Open Bottle Bistro debuts tomorrow in Shadyside

Written by Melissa McCart on . Openings

casaOpen Bottle Bistro will be open tomorrow at 5884 Ellsworth Ave., Shadyside. It's the new restaurant from Dave DeSimone, formerly of Bridge Ten Brassierie.

Open Bottle Bistro will pour "an expanded presentation of wine," he said, with a selection from France, Italy, Spain and Portugal. That's fitting for Mr. DeSimone, radio host for KQV and wine writer for more than 20 years.

Former Bridge Ten chef Jeremy Hickey is the executive chef. The menu references Spain and France, with pinchos such as white anchovies or chorizo, patata bravas or tapenade. Steak and tuna tartare are also featured, as well as roasted chicken Basquaise and mussels mariniere.

Mr. Hickey's position marks his return to the neighborhood, where he had been employed by Omar Mediouni, owner of La Casa as well as Brasserie 33, where Mr. Hickey ran the kitchen. 

Open Bottle Bistro will be open Tuesday through Friday from 11:30 a.m. until 2:30 for lunch and from 5 until 10 p.m. for dinner, as well as Saturday lunch through dinner until 11 p.m.

The address is the former home of La Casa.

Google Maps photo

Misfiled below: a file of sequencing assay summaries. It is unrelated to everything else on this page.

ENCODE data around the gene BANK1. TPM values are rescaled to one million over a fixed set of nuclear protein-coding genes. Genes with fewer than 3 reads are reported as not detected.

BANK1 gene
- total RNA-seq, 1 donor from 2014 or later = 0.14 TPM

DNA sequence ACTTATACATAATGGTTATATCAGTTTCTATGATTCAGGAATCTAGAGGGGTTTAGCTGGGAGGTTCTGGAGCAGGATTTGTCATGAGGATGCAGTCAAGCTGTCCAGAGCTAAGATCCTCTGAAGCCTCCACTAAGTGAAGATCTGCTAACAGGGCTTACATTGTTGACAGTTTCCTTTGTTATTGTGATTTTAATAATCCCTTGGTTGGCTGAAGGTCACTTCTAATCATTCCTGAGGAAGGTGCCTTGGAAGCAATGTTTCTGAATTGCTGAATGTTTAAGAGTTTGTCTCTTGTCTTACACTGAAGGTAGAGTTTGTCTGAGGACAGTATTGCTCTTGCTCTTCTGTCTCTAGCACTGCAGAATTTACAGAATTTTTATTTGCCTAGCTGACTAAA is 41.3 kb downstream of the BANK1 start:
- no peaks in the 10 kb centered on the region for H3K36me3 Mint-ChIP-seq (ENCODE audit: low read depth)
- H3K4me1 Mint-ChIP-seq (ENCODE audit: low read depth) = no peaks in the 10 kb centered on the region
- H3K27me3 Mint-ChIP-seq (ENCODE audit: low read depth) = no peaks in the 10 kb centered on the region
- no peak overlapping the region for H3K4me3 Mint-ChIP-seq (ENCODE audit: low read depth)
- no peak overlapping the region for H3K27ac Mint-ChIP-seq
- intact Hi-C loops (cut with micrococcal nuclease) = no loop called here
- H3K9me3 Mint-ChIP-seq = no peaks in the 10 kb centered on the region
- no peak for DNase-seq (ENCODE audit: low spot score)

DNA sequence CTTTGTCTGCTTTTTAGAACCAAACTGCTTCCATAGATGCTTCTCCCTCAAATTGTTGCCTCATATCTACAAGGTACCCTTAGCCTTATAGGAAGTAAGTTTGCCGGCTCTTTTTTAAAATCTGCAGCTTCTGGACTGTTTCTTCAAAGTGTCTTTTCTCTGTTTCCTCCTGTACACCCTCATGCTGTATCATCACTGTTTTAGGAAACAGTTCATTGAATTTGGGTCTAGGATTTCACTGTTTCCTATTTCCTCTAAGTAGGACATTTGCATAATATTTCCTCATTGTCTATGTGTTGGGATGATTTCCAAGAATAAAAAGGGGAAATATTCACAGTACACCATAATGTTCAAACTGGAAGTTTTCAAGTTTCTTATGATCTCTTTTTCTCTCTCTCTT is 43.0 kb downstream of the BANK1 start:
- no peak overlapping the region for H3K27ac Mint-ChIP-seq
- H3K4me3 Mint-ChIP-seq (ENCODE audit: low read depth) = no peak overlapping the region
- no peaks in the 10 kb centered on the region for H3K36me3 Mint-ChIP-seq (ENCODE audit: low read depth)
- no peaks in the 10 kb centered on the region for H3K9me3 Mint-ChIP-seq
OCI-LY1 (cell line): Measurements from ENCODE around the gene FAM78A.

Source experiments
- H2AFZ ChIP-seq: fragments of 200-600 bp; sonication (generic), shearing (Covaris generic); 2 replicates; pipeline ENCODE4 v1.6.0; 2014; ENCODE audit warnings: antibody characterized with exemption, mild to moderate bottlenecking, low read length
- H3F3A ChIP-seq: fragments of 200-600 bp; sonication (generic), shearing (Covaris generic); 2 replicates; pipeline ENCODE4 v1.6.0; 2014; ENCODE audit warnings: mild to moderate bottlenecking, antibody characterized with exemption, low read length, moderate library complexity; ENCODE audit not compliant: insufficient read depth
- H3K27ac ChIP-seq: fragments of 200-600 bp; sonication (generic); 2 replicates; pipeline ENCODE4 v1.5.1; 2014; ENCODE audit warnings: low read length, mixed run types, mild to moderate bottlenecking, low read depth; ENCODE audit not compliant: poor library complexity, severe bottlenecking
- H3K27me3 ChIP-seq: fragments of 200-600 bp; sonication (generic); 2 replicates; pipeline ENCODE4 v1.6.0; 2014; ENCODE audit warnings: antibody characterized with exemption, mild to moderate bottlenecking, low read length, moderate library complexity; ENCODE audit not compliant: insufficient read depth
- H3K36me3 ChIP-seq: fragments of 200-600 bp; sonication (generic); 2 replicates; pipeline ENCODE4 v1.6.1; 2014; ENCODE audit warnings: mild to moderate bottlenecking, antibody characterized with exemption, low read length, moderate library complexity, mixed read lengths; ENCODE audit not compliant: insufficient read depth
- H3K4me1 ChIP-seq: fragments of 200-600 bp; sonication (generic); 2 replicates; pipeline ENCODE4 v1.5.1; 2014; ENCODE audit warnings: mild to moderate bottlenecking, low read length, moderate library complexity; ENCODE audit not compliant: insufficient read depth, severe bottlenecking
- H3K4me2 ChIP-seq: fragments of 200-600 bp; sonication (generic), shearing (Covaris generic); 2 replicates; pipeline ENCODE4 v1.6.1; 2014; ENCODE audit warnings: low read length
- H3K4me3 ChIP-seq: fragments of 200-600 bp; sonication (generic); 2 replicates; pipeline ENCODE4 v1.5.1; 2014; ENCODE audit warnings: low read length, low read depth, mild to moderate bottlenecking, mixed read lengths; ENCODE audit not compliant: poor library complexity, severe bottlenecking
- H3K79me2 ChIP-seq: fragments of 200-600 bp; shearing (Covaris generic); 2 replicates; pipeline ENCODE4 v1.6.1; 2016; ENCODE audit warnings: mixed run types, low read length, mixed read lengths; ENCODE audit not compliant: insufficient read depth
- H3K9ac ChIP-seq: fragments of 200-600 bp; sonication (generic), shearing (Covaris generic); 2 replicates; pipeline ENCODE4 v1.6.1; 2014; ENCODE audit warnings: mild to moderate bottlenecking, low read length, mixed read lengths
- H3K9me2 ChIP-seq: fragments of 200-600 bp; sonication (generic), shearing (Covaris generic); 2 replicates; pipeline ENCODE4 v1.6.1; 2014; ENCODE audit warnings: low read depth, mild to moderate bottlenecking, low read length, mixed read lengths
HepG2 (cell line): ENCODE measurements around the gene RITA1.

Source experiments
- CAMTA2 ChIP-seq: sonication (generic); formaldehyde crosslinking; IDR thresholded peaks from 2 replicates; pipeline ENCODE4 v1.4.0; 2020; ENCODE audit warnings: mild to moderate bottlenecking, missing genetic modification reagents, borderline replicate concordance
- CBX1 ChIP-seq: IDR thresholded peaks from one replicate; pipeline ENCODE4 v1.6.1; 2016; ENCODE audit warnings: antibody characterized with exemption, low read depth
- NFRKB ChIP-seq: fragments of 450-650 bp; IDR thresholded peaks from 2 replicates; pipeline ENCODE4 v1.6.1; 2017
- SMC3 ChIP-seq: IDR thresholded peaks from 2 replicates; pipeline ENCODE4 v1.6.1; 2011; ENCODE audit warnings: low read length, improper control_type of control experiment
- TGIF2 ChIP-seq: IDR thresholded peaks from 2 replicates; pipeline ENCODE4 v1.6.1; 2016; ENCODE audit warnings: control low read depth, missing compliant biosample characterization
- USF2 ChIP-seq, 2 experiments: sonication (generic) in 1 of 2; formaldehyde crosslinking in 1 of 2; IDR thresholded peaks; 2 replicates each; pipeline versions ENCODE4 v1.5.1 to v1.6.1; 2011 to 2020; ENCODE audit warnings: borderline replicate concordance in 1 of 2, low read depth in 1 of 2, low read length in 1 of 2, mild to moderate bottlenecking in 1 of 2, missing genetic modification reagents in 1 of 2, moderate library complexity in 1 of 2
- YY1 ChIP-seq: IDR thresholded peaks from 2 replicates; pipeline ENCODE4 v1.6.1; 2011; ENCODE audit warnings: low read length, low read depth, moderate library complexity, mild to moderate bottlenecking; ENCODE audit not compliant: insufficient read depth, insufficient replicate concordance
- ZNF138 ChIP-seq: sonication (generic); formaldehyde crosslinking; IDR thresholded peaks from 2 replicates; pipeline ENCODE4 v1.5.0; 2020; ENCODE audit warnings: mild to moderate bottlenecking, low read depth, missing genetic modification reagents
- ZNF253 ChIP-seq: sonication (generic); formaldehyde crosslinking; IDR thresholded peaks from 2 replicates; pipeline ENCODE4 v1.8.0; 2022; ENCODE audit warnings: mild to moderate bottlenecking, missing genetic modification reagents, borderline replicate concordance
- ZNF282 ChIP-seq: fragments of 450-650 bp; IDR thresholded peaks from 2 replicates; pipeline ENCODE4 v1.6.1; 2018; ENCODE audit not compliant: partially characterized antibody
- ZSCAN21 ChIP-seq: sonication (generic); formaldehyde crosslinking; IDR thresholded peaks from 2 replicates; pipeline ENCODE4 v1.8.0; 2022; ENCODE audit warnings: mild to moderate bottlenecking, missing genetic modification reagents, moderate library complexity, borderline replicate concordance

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Patron Mexican Grill is open in East Liberty

Written by Melissa McCart on . Openings

04042014mexgrill

Patron Mexican Grill opened yesterday at 135 S. Highland Ave. in East Liberty. The restaurant is owned by Martin Bolanios, who moved to Pittsburgh from Michoacan, Mexico, a western state on the Pacific coast. He moved to Pittsburgh in 2006 to open a restaurant in Pine (Wexford), his first of four Patrons.

It's colorful in there, courtesy of tables, chairs and artwork that he imported from Mexico.

Popular dishes at his other locations include steak, chicken and shrimp fajitas, enchiladas and carnitas as well as the Monday Night Special -- 95-cent tacos and $2.95 margaritas.

The restaurant will be open for lunch and dinner seven days a week, serving dinner until 10:30 p.m., with the possibility of service until midnight in the future.

Here's the full menu.

Melissa McCart photo

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A Downtown classic deli you can bank on

Written by Dan Gigler on . Openings

04022014carnegie sandwich
The name is synonymous with libraries, halls, philanthropy and academia in both Pittsburgh and New York, but only the Big Apple is known to have a deli bearing the surname of the world's most successful steel magnate – until now.
 
At least that's what Wesley Ross, and his partner and co-worker, Heather Harper, say of their new venture, Carnegie Delicatessen & Catering, which opened a little over a month ago in the lobby of the opulent, 114-year old Bank Tower, in the heart of what was once considered Pittsburgh’s "Wall Street."
 
A veteran of Pittsburgh’s kitchens for over 30 years, Mr. Ross previously owned a diner in Robinson called "Not Just Toast" and wanted to get back into that business.
 04022014Carnegie WesVault
"I wanted to do a diner and a deli, but it wasn’t in the cards. I didn’t have any funding," he said. He'd taken a job at the Bellevue Diner where he met Ms. Harper, who was a server there.